Adam Scow, the director of Food and Water Watch California, said in a statement that much of the farmland in the western San Joaquin Valley grows water-intensive almonds and pistachios, which he said “is a wasteful and unreasonable water use, especially during a severe drought.”

He called on Brown to direct the state Water Resource Control Board to place a moratorium on the use of groundwater for irrigating crops “on toxic and dry soils” on the western side of the San Joaquin Valley. “In the two year period covering 2014-2015, the Westlands Water District is on pace to pump over one million acre feet of groundwater – more water than Los Angeles, San Diego, and San Francisco combined use in one year,” Scow said.

In an issue brief published last year, the National Resources Defense Council said that agricultural water use could be reduced by 5.6 million to 6.6 million acre-feet per year, or by about 17 to 22 percent, without affecting productivity or total irrigated acreage.

But others disagree. A 2014 University of California Davis study estimated that the economic loss to the state in 2015 due to drought would be at least $3 billion. The drought caused a loss of approximately 17,000 jobs in 2014 and will likely cause more job losses in 2015. Additionally, about 500,000 acres were left fallow in 2014- a figure that will likely grow this year.

Western Growers’ Puglia said the agriculture industry doesn’t have much complaint about another part of the governor's order – that agricultural water users report more water use information to state regulators, increasing their ability to take action against illegal diversions and waste. In addition, the governor's April 1 action strengthens standards for Agricultural Water Management Plans submitted by large agriculture water districts and requires small agriculture water districts to develop similar plans.

In a separate action, at the end of March, Brown signed an emergency legislation dedicating $1 billion toward drought relief and water infrastructure projects, part of which is earmarked to stopping water diversion to illegal marijuana farms. The measure authorizes state fish and wildlife officials to fine growers up to $8,000 for illegally taking water.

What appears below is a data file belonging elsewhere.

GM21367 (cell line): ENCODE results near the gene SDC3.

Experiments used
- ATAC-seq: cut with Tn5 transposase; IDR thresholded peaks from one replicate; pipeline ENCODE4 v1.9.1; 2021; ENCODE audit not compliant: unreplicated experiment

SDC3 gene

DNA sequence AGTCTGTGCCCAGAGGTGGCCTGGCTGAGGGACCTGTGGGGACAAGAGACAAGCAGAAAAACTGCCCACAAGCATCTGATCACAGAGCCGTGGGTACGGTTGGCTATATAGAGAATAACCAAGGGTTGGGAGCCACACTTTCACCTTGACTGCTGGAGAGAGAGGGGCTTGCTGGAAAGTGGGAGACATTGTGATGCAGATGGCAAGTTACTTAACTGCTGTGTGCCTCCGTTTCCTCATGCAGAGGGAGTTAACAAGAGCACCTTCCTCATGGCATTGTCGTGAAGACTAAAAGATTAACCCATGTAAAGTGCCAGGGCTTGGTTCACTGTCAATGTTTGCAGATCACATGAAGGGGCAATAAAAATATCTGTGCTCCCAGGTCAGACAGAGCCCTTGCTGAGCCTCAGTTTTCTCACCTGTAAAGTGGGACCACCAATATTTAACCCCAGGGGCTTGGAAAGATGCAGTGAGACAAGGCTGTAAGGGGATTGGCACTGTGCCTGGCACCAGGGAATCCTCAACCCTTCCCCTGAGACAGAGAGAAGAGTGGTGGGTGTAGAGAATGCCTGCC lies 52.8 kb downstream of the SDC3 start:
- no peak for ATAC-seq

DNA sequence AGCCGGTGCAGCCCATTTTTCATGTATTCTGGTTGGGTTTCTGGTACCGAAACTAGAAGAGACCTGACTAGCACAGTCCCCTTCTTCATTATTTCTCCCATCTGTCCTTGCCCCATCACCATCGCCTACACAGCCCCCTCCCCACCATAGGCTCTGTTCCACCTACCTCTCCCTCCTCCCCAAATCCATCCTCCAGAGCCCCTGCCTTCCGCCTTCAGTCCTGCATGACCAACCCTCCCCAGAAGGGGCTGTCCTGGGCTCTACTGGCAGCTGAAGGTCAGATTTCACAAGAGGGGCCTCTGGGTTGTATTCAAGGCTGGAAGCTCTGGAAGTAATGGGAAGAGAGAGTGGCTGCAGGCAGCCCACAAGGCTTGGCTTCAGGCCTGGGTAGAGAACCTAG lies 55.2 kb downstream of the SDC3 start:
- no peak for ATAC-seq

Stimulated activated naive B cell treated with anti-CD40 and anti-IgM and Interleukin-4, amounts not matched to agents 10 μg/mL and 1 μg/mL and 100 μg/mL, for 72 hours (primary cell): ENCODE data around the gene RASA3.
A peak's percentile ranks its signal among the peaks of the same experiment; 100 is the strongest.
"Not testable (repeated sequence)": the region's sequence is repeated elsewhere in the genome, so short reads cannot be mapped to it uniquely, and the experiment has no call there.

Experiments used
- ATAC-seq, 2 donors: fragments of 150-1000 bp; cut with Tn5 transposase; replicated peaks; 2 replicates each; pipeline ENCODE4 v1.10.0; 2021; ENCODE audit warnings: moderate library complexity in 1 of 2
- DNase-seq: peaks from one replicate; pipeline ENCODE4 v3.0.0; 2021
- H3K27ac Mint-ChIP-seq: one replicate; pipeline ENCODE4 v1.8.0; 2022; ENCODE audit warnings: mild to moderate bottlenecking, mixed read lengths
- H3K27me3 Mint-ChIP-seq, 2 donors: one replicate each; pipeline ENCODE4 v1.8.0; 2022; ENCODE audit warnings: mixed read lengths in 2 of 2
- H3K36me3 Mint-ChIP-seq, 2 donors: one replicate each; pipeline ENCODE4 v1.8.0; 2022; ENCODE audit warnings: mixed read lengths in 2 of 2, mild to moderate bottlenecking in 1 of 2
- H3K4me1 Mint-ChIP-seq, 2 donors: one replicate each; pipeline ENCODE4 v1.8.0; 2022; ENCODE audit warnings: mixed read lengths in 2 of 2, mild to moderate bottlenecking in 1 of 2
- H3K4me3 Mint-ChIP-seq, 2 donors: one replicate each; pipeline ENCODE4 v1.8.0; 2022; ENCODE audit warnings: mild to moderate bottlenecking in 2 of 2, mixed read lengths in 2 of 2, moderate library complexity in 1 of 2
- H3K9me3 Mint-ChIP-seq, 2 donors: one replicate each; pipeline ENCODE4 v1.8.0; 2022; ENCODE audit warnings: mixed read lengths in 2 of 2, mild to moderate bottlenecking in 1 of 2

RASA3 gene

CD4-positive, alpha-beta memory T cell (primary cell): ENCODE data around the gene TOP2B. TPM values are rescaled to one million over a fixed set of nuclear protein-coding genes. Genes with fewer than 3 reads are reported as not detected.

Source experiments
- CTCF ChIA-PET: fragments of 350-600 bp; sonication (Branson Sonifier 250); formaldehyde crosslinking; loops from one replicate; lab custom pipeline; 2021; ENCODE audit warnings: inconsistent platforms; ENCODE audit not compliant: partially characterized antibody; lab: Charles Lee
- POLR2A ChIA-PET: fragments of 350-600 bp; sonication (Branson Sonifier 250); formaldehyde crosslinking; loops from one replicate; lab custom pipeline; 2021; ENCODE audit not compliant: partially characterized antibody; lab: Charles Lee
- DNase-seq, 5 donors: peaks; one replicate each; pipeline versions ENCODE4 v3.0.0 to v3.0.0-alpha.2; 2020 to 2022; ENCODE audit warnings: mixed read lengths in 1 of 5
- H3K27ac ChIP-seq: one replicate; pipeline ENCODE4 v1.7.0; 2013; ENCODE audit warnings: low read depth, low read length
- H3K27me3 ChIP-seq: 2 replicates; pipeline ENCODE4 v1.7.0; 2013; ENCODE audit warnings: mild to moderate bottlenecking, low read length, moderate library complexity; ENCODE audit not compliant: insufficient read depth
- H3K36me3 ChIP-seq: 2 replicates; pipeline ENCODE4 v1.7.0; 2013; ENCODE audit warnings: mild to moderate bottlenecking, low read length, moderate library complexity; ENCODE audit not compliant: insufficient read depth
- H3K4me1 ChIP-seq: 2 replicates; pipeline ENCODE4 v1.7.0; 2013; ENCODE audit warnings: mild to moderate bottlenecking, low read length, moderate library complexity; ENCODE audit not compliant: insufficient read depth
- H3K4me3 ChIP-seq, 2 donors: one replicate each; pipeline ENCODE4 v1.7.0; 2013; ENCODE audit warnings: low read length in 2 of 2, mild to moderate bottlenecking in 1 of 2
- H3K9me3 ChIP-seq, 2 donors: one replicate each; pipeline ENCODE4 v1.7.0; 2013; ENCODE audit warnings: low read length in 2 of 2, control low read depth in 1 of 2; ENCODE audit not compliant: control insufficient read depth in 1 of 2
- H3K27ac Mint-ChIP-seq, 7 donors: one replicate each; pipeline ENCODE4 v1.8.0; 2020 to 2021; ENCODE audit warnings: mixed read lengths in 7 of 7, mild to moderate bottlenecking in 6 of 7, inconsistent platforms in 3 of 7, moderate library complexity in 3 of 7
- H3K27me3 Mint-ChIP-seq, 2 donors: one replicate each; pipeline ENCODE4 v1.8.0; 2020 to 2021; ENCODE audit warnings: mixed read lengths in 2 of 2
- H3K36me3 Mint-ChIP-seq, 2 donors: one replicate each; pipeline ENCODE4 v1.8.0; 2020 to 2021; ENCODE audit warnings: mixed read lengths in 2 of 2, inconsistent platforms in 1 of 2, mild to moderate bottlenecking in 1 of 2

Puglia noted that the agriculture industry in California is consolidating as the cost of operating in the state continues to escalate. “Water cost is a big part of it,” he noted, but the “regulatory burden in California is extreme.”

To further complicate things, rainwater is being restricted from agricultural use due to Endangered Species Act protections for the Delta smelt and other fish species. Even in times of drought, the state will sporadically get large amounts of rain in short periods of time, temporarily swelling the Sacramento-San Joaquin River Delta. However, due to environmental policies, the pumps used to collect that rainwater in storage facilities south of the Delta are not allowed to operate at available capacity.

According to a March report by Erick Johnson of The Water Agency Inc., “Layer after layer of environmental rules like the Endangered Species Act Biological Opinions for the Delta Smelt and Salmonids have caused so many pumping restrictions.”


In the last 13 months, the report says, pumps in Tracy, California, only pumped at the maximum permitted level for one day. The maximum pumping levels are set at about two-thirds of the actual capacity of the pumps in Tracy, the report noted.

The way environmental policies like the one that protects the Delta smelt have been applied “caused us to lose millions of acres of water to the ocean over the last four years, which could’ve been captured and stored,” Puglia said.  In California, “politically we love to uphold the idealism of small local, sustainable farmers, but [these kind of] policies drive them out of business.”


[This article first appeared in our April 8, 2015 Agri-Pulse newsletter. If you aren’t a subscriber or don’t download our Wednesday newsletters, you’re missing out on stories such as this one.]